Scotland's Capital, World Heritage City and home of the world's largest annual arts
festival - Edinburgh is all this and more. The new Scottish Parliament
complements the historic spendour of Edinburgh Castle and the Palace of Holyroodhouse, HM The Queen's official
residence in Scotland. National art collections such as the National Gallery of Scotland,
the Scottish National Portrait Gallery and the
Edinburgh Botanical Garden are places
you must visit.
The medieval closes and lanes
of the Old Town and the broad Georgian terraces of the New Town are enhanced by the
attractions at the Museum of Scotland and Dynamic Earth. In the ancient port of Leith the
Former Royal Yacht Britannia gives unparalleled insights into the life and work of the
British Royal Family.
When the Roman "Governor of Britain" Agricola advanced North in AD79 and reached the
mouth of the River Esk at what is now Inveresk, he encountered the Celtic tribe of
Votadinii. The Votadinii controled the Forth River valley and based themselves at Dunedin
. . . what is now probably Edinburgh Castle. There is plenty of archaelogical evidence
that the Roman army mixed on a day to day basis with the locals. After all most of the
Roman army was made up of Celts (Gauls) from mainland Europe. Although they fought, and
defeated the Pictish leader Calgacus at Mons Graupius in AD84, the Romans could never
master Caledonia and by 211 had retreated behind Hadrians wall, about a hundred miles to
the south. By 410 they had left Britain for good.
Although at this time Scottish rulers tended to base
themselves further north across the Forth, King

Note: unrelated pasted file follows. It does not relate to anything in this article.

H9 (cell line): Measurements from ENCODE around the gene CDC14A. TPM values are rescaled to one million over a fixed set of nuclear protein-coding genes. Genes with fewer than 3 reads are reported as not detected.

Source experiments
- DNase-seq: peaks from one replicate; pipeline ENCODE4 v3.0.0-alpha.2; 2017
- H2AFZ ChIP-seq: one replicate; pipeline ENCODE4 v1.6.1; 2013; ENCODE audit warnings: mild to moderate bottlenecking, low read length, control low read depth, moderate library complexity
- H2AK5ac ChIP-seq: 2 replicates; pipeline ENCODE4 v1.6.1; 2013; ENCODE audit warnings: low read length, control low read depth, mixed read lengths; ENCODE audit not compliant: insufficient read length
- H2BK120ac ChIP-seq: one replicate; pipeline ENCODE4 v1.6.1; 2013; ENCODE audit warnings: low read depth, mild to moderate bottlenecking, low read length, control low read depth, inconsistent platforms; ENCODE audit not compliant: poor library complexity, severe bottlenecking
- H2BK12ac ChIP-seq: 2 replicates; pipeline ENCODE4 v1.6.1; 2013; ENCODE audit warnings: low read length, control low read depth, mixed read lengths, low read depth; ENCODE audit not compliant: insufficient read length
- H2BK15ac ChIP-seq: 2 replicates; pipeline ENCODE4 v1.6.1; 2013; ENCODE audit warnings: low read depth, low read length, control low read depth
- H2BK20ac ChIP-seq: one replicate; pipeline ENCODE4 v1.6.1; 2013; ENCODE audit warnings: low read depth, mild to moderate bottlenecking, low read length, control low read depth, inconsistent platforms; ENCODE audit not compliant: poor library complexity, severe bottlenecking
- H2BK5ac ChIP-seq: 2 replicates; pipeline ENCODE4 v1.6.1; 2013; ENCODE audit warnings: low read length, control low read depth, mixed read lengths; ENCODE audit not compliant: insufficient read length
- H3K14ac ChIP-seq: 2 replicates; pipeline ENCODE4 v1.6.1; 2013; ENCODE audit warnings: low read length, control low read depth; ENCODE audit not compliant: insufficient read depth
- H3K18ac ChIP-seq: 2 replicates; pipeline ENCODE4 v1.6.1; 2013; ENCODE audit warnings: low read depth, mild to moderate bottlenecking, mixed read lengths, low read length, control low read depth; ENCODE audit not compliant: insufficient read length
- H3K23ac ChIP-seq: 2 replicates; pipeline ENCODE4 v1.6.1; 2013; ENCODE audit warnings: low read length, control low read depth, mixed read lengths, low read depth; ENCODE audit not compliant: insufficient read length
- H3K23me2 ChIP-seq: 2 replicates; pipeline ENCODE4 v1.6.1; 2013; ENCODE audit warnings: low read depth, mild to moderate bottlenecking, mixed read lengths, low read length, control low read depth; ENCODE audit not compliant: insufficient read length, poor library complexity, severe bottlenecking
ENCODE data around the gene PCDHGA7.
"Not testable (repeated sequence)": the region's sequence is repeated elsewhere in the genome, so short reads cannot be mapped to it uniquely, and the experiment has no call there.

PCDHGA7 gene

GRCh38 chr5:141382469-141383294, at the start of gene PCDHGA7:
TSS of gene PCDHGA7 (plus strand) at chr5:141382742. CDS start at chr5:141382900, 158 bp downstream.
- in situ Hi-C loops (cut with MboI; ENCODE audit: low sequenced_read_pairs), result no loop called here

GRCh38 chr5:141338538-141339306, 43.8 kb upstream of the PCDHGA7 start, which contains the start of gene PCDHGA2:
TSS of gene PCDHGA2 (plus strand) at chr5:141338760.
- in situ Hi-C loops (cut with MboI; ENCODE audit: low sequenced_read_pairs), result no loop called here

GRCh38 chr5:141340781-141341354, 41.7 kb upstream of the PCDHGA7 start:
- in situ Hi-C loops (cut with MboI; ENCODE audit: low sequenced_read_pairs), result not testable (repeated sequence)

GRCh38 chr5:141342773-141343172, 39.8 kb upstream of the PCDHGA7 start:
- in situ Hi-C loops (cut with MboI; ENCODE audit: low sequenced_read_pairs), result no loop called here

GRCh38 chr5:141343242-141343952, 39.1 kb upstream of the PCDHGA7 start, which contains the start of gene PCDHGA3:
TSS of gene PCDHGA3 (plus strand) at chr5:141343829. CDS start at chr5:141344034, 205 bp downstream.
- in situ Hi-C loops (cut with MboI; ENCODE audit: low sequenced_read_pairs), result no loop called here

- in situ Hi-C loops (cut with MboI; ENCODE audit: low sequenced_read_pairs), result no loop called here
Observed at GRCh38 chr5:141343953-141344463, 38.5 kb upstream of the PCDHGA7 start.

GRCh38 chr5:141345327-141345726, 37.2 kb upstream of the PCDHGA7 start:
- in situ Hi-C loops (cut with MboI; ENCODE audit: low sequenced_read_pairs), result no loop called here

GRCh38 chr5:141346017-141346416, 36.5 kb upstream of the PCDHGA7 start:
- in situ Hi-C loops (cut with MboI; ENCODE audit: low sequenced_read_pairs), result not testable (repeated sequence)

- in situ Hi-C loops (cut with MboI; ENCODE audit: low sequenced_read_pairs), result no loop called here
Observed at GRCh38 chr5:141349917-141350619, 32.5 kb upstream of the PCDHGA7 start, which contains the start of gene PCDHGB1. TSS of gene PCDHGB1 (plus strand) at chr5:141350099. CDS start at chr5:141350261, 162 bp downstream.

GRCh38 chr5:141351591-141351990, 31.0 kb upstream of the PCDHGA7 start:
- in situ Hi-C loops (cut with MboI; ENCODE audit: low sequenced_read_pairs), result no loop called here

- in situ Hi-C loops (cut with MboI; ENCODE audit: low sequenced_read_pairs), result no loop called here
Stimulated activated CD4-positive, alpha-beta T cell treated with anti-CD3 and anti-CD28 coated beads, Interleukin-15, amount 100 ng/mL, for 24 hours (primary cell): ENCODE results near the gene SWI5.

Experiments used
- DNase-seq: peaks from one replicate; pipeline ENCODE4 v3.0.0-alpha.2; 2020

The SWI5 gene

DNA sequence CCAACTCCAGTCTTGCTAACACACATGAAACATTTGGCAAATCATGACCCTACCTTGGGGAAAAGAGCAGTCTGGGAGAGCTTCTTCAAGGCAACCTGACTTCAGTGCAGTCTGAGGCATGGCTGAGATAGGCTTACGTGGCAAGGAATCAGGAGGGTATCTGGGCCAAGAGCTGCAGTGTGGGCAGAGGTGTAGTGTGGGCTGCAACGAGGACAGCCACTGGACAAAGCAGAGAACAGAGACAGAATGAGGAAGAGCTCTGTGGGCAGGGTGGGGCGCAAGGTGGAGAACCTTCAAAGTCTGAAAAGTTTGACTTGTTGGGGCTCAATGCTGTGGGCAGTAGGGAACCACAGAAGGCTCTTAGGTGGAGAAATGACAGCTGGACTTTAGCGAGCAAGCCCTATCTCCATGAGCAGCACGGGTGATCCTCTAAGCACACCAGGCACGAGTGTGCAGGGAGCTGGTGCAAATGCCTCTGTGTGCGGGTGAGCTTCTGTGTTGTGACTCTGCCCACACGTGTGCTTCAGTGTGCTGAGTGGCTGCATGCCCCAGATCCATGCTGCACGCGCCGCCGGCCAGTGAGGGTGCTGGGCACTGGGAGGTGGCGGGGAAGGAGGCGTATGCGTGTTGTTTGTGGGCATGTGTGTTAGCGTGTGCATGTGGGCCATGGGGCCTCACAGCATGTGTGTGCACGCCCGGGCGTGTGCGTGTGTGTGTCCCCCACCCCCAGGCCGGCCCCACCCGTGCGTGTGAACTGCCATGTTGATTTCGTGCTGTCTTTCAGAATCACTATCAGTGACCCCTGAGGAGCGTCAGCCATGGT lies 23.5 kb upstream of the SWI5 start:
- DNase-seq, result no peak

Malcolm III Canmore (died 1093) built his castle at Edinburgh, and his wife Queen (Saint) Margaret built a chapel within its
walls - now the oldest building in the city. Her son, David I built the Abbey at Holyrood,
a mile to the East along "The Royal Mile". Castle and Abbey became the anchor
points of Edinburgh; a thriving town grew up along side the road between them, connected
to Lieth, Edinburgh's port and trade-link to the world. During the Wars of Independence Edinburgh Castle was captured by the English until
Robert the Bruce's nephew, Thomas Randolph daringly recapture it by climbing its steep and
craggy sides in the dead of night. Robert the Bruce granted Edinburgh a Royal Charter in
1329. If Edinburgh did not grow outwards at this time, it did grow upwards. By the end of
the 1500's it was established as the Capital of Scotland, and growing in population the
inhabitants chose to build high houses close to the protection of the Castle: high
tennement buildings most of which can be seen to this day. When King James VI inherited
the throne of England in 1603, Edinburgh ceased to be the principal site of the royal
court, although it did continue to have its own Parliament.
Everything changed after the Act of Union in 1707 . . .
Parliament ceased in Edinburgh, but the city prospered. The loch below the North side of
the castle was filled in. New streets and and thousands of houses were planned and built